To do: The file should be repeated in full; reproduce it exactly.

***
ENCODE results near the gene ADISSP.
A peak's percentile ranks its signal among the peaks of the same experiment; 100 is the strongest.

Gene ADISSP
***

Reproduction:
ENCODE results near the gene ADISSP.
A peak's percentile ranks its signal among the peaks of the same experiment; 100 is the strongest.

Gene ADISSP